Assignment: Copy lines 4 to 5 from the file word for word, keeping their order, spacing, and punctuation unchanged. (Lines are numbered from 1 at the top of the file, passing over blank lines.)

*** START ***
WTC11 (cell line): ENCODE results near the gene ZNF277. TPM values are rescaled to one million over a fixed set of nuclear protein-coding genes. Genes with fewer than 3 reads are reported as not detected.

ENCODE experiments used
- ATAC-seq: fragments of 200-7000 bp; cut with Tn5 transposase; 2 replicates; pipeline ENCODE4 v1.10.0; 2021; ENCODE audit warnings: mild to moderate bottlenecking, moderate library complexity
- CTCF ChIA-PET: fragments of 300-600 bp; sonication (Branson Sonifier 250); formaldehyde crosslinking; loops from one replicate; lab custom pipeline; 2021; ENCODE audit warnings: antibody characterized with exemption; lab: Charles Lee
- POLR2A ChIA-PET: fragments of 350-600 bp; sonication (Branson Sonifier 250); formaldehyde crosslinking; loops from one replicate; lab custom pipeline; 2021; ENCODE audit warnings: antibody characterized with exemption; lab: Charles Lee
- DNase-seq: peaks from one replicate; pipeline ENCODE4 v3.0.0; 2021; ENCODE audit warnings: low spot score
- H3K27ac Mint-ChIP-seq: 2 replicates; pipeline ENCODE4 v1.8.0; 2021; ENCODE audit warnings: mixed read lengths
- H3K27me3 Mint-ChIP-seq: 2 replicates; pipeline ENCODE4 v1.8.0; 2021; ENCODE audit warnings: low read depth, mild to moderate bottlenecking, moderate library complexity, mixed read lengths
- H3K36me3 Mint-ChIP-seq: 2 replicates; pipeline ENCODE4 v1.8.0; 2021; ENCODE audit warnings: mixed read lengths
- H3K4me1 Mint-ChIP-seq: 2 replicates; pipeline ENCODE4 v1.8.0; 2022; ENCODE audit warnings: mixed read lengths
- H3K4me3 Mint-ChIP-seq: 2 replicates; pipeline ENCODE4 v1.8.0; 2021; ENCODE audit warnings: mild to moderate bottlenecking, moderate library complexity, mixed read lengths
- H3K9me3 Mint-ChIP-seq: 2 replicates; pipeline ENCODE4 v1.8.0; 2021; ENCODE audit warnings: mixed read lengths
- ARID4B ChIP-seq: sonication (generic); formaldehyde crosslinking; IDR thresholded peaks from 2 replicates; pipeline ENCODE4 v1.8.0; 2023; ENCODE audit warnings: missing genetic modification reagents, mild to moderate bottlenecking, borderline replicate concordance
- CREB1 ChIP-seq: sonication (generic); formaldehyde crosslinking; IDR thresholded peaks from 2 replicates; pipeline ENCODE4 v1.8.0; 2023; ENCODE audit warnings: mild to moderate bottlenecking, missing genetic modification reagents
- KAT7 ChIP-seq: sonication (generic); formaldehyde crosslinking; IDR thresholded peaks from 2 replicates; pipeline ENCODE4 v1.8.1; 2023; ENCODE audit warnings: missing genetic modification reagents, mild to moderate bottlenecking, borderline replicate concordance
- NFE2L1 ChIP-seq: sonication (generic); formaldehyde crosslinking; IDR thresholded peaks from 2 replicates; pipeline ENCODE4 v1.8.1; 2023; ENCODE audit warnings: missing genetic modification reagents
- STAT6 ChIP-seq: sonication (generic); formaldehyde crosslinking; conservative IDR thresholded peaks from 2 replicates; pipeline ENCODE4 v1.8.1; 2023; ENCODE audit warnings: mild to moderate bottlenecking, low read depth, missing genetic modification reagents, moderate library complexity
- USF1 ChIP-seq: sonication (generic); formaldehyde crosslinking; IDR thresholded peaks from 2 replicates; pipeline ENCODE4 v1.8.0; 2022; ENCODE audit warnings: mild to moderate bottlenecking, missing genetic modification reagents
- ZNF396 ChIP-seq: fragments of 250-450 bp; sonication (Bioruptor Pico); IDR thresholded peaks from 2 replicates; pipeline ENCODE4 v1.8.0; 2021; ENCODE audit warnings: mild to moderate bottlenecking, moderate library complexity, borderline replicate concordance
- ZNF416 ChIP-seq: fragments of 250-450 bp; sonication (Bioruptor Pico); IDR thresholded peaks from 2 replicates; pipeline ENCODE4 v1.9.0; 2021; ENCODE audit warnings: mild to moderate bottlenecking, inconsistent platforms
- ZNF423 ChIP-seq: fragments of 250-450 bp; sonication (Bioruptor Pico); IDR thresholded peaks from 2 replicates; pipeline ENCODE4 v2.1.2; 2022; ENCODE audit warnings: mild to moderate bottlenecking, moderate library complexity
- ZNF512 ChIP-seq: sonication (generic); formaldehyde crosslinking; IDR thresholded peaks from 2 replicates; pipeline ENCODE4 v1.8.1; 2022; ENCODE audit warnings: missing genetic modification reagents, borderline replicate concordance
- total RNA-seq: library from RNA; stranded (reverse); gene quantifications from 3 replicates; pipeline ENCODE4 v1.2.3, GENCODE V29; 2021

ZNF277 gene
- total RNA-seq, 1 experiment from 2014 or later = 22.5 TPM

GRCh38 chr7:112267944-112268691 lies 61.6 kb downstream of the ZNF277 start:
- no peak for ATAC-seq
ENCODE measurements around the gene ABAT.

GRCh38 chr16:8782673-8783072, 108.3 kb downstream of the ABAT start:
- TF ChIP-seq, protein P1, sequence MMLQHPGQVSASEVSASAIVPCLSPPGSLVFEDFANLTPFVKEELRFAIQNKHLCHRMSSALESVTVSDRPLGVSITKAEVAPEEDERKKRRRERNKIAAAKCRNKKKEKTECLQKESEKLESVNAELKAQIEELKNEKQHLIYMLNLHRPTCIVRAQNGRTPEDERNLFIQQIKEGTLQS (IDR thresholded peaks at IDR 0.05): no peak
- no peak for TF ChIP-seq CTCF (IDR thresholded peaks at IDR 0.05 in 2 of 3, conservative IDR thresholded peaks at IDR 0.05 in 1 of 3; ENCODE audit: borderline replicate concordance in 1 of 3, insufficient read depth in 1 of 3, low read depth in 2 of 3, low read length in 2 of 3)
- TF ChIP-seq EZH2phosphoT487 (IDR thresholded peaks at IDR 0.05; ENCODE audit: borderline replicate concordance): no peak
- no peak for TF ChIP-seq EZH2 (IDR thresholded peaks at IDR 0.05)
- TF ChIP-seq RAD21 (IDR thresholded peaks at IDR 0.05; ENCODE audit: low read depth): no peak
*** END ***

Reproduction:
- CTCF ChIA-PET: fragments of 300-600 bp; sonication (Branson Sonifier 250); formaldehyde crosslinking; loops from one replicate; lab custom pipeline; 2021; ENCODE audit warnings: antibody characterized with exemption; lab: Charles Lee
- POLR2A ChIA-PET: fragments of 350-600 bp; sonication (Branson Sonifier 250); formaldehyde crosslinking; loops from one replicate; lab custom pipeline; 2021; ENCODE audit warnings: antibody characterized with exemption; lab: Charles Lee